– Every knowledge institution would prepare its implementation plan for achieving its SSR goals. Knowledge institutions include national and state laboratories and institutions of higher learning and research (institutes, universities and colleges).
– All knowledge workers would be sensitised by their institutions about their ethical responsibility to contribute towards the betterment of society and the achievement of national developmental and environmental goals. A knowledge worker is anyone who participates in the knowledge economy in the areas of the human, social, natural, physical, biological, medical, mathematical and computer/data sciences and their associated technologies.
– Every knowledge worker would be liable for at least 10 person-days of SSR per year. While the knowledge worker would be given wide latitude in choosing the SSR activity, it should necessarily pertain to the transmission of scientific knowledge to society.
– There should be an SSR monitoring system in each institution to assess institutional projects and individual activities. Each knowledge institution would publish an annual SSR report.
– Appropriate indicators for monitoring of SSR activities pertaining to output/outcomes for both at the institutional and individual level need to be developed. The impact of SSR activities needs to be measured in terms of short frames.
– Individual SSR activities should be given knowledge worker, such as the performance the output of university and college teachers.
– SSR activities and projects of a knowledge institution would not be outsourced or sub-contracted.
Benefits of SSR
SSR has the potential to bring scientific and innovative solutions to societal problems, especially marginalized sections of society. Some of the envisioned benefits of SSR include:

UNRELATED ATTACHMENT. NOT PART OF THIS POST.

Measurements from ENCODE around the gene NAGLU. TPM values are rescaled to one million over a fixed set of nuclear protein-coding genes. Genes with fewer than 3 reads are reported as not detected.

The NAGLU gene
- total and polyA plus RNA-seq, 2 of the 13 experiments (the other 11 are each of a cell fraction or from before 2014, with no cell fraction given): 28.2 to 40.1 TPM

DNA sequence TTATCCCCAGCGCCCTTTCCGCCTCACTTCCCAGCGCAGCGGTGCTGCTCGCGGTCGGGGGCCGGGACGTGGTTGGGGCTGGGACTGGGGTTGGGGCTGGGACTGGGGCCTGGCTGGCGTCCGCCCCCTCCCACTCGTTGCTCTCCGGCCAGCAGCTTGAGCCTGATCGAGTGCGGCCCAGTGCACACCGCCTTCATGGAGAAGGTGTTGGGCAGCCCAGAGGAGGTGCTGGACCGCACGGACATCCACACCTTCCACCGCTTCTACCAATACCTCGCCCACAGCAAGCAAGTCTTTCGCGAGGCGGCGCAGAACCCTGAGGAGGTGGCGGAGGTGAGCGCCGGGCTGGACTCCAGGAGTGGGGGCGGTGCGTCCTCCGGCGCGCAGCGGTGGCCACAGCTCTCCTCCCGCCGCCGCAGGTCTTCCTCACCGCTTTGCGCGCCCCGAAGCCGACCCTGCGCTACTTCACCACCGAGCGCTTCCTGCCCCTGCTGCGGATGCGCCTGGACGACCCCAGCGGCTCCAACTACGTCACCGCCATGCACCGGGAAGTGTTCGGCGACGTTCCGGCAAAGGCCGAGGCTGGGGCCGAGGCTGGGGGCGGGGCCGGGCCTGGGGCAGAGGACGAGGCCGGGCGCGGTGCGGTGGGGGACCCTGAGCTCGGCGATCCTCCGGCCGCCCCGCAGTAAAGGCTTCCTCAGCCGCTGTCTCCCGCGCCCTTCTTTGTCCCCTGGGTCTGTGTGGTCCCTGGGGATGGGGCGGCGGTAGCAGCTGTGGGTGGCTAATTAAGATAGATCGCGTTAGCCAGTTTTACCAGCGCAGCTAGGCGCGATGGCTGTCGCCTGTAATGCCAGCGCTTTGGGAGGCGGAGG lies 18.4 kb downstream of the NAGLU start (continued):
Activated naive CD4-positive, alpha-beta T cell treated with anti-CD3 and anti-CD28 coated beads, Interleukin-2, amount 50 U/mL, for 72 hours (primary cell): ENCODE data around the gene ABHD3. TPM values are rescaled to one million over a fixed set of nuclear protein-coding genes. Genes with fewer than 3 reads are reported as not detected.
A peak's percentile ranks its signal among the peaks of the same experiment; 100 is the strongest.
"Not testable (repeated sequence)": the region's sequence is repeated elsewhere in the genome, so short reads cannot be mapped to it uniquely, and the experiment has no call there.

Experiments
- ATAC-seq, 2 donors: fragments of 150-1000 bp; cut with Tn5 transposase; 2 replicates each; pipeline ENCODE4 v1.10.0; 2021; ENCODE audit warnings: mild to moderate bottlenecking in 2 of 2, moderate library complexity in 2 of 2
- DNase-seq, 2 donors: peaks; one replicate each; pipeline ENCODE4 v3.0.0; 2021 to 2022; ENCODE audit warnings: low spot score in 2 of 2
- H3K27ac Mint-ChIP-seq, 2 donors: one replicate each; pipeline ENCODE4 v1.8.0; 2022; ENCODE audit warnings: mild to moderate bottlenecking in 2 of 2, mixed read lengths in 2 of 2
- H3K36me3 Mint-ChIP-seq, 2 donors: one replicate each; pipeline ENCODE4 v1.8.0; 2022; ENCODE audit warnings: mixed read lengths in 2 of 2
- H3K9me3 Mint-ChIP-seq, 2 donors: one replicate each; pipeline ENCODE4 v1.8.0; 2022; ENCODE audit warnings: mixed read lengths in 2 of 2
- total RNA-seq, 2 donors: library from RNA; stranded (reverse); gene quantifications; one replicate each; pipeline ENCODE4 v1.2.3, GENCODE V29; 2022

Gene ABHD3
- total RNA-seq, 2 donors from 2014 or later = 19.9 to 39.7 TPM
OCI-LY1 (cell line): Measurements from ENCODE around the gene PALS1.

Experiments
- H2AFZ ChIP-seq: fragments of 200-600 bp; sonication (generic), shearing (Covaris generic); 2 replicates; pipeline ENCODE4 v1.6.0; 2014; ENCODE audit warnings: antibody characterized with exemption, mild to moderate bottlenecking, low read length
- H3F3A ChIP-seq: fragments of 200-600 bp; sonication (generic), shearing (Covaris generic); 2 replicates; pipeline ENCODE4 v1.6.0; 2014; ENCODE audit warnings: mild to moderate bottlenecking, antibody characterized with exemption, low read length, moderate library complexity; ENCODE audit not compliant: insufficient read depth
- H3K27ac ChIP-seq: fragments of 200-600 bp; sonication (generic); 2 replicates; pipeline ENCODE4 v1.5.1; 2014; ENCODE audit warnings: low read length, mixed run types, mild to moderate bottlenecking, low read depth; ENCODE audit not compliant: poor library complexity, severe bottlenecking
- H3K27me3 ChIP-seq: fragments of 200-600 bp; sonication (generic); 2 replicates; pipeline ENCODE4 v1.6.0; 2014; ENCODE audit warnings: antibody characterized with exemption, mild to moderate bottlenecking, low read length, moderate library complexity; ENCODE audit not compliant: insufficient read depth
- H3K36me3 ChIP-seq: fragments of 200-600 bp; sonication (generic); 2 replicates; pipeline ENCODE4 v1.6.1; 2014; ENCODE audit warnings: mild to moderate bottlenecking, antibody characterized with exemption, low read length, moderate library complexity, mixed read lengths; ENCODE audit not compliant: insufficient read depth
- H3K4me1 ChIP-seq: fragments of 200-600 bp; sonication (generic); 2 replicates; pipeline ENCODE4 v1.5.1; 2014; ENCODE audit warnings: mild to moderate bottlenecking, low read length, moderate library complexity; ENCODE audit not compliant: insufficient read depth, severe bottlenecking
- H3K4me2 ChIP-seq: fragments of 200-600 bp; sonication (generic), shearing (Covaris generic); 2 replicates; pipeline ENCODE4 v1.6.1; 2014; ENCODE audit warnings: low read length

– Expanding the domain of science and its benefits to the community. Encouraging students into science through handholding and nurturing their interest.
– Creating an opportunity for cooperation and sharing of S&T resources in laboratories with other researchers in universities and colleges.
– Providing training for skill development and upgrading scientific knowledge.
– Helping MSMEs, Startups and informal sector enterprises in increasing their overall productivity.
– Facilitating scientific intervention in rural innovation.
– Empowering women, disadvantaged and weaker sections society through scientific intervention.
– Identification of best practices and success models on SSR for replication with multiplier effect in the country.
– Facilitating actions towards addressing Technology Vision 2035 Prerogatives and Sustainable Development Goals (SDGs) of the country such as water, ecology, health and livelihood.
Prime Minister Narendra Modi had openly advocated SSR back in 2017. “On the lines of Corporate Social Responsibility, the concept of Scientific Social Responsibility needs to be inculcated to connect our leading institutions to all stakeholders, including schools and colleges. We must create an environment for sharing of ideas and resources,” the prime minister had said in his inaugural address at the 104th session of the Indian Science Congress on January 3, 2017 in Tirupati.